Insulation

With homes producing over a quarter of the UK’s carbon emissions, the onus of reducing their carbon footprint has never been greater for householders.

The way a building is constructed, insulated, ventilated and the type of fuel used, all contribute to its carbon emissions. A worrying fact is that for over half of all homes in the UK, the money spent on energy is literally being thrown out of the window due to inadequate levels of insulation.

There are approximately nine million cavity walls and 15 million lofts that require insulation.

Research shows that over two-thirds of people do not realize that 50% of heat is lost through the roof and the cavity walls and a shocking 45% through solid walls alone, putting these insulation measures at the top of the agenda.

Solid Wall Insulation

It is estimated that there are around 7m properties that have solid walls that need insulating.

Improving the thermal efficiency of solid wall properties is therefore an area which has massive potential for the future as there has been little work done to date. More and more individuals are now starting to recognise the advantages of insulating such homes, and there are many cost-effective solutions available.

Solid walls can be insulated either externally or internally and either option will greatly increase comfort, while also reducing the running costs and the associated environmental impact.

For older properties in need of re-rendering or re-pointing (both of which are expensive procedures), external cladding is an alternative solution that will replace the need for this job as well as provide far better thermal performance.

Internal insulation typically consists of either dry lining in the form of flexible thermal linings, laminated insulating plasterboard (known as thermal board) or built-up system using fibrous insulation such as mineral wood held in place using a studwork frame.

Cavity Wall Insulation

Cavity wall insulation is an inexpensive, easy-to-install process that sees the insulation material injected into the cavity between the inner and outer leaves of brickwork of the external wall of a property. There are a number of different insulating materials, but they all work in the same way to cut heat loss.

Cavity wall insulation work is carried out according to guidance laid down by the Cavity Insulation Guarantee Agency (CIGA) and workmanship and materials are covered by the independent 25 years CIGA Guarantee to provide homeowners with reassurance and peace of mind. See www.ciga.co.uk for details.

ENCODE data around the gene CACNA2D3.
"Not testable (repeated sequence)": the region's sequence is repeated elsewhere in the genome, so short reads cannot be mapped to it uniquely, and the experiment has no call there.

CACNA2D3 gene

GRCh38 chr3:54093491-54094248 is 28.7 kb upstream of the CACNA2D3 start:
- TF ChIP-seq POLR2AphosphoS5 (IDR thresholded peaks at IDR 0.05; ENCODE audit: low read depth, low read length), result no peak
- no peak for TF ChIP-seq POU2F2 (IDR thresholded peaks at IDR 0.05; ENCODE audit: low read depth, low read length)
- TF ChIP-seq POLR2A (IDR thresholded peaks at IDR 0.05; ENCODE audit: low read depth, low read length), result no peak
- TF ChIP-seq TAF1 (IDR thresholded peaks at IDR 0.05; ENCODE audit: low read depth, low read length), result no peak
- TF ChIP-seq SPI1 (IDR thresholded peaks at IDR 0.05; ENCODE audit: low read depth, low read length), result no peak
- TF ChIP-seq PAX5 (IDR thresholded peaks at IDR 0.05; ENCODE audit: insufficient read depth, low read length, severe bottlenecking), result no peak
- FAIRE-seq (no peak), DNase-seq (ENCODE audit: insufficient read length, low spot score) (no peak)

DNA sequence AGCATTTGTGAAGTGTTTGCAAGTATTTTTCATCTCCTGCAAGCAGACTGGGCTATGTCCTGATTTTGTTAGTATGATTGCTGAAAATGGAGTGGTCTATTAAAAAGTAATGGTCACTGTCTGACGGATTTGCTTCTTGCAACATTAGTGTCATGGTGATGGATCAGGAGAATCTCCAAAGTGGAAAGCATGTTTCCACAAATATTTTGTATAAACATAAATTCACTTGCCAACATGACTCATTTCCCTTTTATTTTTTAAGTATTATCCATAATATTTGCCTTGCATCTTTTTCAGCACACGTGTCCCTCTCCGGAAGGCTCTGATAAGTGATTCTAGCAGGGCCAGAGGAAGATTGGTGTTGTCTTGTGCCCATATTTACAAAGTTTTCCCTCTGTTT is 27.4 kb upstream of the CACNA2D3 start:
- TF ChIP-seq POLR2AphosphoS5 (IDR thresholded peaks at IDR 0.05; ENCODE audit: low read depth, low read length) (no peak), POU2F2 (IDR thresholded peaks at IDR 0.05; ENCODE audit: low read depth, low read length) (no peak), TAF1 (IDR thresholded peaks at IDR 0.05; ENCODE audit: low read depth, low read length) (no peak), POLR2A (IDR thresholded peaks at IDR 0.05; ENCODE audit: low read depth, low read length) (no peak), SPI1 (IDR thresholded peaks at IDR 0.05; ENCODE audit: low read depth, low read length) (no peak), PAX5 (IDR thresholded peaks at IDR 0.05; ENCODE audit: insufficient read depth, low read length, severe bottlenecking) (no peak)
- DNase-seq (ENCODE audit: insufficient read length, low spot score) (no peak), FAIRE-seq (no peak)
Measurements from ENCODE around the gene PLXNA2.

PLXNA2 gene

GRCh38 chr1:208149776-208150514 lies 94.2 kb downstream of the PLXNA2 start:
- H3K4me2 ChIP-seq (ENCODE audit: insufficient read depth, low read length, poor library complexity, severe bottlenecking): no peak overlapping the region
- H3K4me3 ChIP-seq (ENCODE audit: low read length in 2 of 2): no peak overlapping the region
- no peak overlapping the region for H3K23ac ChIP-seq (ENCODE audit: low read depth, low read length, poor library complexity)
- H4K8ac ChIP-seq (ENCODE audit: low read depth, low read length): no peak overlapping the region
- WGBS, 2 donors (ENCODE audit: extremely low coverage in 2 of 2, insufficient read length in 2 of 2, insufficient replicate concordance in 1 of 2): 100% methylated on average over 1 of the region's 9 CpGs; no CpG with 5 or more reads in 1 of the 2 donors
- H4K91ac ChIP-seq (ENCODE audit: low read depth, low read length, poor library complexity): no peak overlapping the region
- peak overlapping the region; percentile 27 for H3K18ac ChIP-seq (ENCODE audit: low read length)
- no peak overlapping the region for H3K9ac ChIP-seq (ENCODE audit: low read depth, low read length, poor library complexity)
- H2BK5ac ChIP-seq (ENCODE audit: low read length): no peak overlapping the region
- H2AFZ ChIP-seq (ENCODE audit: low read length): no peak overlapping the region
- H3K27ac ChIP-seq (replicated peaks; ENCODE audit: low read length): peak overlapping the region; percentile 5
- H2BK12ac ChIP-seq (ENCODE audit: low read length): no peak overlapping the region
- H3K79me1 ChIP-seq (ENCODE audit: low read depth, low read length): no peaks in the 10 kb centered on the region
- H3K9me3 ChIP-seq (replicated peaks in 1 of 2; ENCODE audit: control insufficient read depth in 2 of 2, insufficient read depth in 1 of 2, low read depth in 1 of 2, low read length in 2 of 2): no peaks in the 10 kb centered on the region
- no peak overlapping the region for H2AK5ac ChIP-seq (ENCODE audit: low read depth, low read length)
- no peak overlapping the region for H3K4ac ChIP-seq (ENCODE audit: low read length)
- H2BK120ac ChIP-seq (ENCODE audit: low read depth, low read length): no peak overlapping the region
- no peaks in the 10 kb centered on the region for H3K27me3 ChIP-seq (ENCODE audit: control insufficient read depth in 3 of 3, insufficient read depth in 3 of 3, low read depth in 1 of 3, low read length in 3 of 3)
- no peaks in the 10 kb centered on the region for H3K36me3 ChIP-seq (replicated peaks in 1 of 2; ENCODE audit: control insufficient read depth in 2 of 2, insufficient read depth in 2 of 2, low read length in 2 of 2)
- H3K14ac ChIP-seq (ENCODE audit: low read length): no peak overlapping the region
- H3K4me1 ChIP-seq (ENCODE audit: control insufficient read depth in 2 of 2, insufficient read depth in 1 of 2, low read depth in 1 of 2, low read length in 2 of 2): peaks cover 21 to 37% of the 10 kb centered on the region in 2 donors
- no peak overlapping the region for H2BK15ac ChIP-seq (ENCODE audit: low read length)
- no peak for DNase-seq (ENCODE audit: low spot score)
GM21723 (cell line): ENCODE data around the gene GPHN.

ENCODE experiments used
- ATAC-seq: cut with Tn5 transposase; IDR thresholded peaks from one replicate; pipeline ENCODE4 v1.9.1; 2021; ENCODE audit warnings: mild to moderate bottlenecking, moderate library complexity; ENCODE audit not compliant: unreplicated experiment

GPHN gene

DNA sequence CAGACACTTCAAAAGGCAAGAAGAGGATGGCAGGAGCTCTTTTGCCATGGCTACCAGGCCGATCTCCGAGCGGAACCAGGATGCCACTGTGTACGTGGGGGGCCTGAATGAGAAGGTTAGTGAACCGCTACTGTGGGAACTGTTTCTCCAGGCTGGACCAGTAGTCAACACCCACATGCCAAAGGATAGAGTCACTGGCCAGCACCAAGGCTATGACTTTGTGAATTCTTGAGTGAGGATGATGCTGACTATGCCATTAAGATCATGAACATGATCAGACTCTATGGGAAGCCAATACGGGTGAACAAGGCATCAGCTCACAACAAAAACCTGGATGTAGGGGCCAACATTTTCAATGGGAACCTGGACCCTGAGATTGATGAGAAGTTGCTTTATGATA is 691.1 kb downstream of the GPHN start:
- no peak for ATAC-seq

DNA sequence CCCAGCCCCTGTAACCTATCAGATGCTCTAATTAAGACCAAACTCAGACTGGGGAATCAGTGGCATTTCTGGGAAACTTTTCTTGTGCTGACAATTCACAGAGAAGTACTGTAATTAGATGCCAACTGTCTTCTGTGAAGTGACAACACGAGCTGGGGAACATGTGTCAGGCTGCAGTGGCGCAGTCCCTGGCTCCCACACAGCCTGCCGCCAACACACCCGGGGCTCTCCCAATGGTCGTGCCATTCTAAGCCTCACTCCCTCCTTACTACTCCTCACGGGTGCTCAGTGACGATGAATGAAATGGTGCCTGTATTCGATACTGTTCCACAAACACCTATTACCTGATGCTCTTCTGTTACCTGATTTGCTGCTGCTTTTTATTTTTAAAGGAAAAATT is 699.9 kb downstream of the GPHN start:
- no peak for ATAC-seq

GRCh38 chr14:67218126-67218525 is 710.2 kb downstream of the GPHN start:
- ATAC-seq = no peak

Loft Insulation

With as much as a third of heating costs escaping through the roof, loft insulation is a very effective way of reducing heating bills.

While most UK homes already have some degree of loft insulation installed, for the majority this is inadequate and should be topped up to today’s standards - 270mm for glass wool, 250mm for rock wool, or 220mm for cellulose.

Loft insulation is not an easy task and should be carried out by experts – properly trained, experienced NIA members to avoid technical risks. For example, a high standard can only be achieved by insulating across the top of the ceiling joists as well as between them and including the loft hatch. Pipes and tanks also need to be insulated to avoid freezing and other key considerations include ventilation to avoid condensation and safety aspects of electrical wiring and fittings.

Draught Proofing

One of the most inexpensive and effective energy efficiency measures for a home – yet often overlooked – is draught proofing. In fact only a quarter of all dwellings in the UK are adequately draught proofed.

Regardless of weather conditions expensive heat will leak through ill fitting doors, windows and any unsealed gaps in the property. There are several types of materials available to help prevent air leakage, which include: brushes, sealants and extruded strips of profiled foam and rubber. Good quality draught proofing materials will carry the BS 7386:1997 approval mark and will not only prevent expensive heat loss and save energy, but will also increase comfort levels whilst guarding against ingress of bad weather leading to the damage of internal decoration.

A large proportion of householders are unsure about what insulation measures they may already have installed in their home or whether it reaches the recommended standards. NIA approved installers provide free home surveys and are experienced to recommend the most suitable and practical insulation options for each individual property. They also have access to information regarding grants and subsidies to help make the cost of insulating homes even more affordable and accessible to all. The NIA recommends contacting one of its installer members as they are not only trained to the highest standards but also governed by a strict Code of Professional Practice.

The National Insulation Association represents over 90% of the UK’s home insulation industry, including installers and manufacturers. The NIA and its members are committed to providing a high quality, value for money service to householders, housing managers and developers. For more information, visit the website at www.nationalinsulationassociation.org.uk

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